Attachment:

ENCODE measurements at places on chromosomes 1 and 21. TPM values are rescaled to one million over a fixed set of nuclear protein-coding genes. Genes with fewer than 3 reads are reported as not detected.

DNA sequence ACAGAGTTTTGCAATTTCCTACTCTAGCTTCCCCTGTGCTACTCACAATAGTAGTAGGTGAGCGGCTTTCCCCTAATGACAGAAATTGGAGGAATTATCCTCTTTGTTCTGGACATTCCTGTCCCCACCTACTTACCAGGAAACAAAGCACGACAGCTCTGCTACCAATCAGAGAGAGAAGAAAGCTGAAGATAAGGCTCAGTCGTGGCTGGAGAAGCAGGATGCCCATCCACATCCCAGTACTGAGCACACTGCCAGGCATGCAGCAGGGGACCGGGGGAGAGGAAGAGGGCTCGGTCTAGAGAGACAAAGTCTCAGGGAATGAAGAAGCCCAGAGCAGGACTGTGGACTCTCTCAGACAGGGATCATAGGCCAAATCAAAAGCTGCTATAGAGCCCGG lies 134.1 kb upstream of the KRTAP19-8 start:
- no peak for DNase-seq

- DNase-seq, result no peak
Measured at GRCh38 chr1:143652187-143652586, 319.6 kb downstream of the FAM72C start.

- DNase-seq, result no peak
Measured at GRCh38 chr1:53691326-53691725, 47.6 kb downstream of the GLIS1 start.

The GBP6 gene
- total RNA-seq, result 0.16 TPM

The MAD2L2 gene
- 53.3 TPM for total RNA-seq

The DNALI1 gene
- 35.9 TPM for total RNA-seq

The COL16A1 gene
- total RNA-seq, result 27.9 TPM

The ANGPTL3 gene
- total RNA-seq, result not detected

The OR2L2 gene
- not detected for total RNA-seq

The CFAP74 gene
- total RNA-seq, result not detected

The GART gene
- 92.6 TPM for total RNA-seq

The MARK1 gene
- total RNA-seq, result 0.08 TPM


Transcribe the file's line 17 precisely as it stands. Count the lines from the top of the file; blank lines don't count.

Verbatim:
- total RNA-seq, result not detected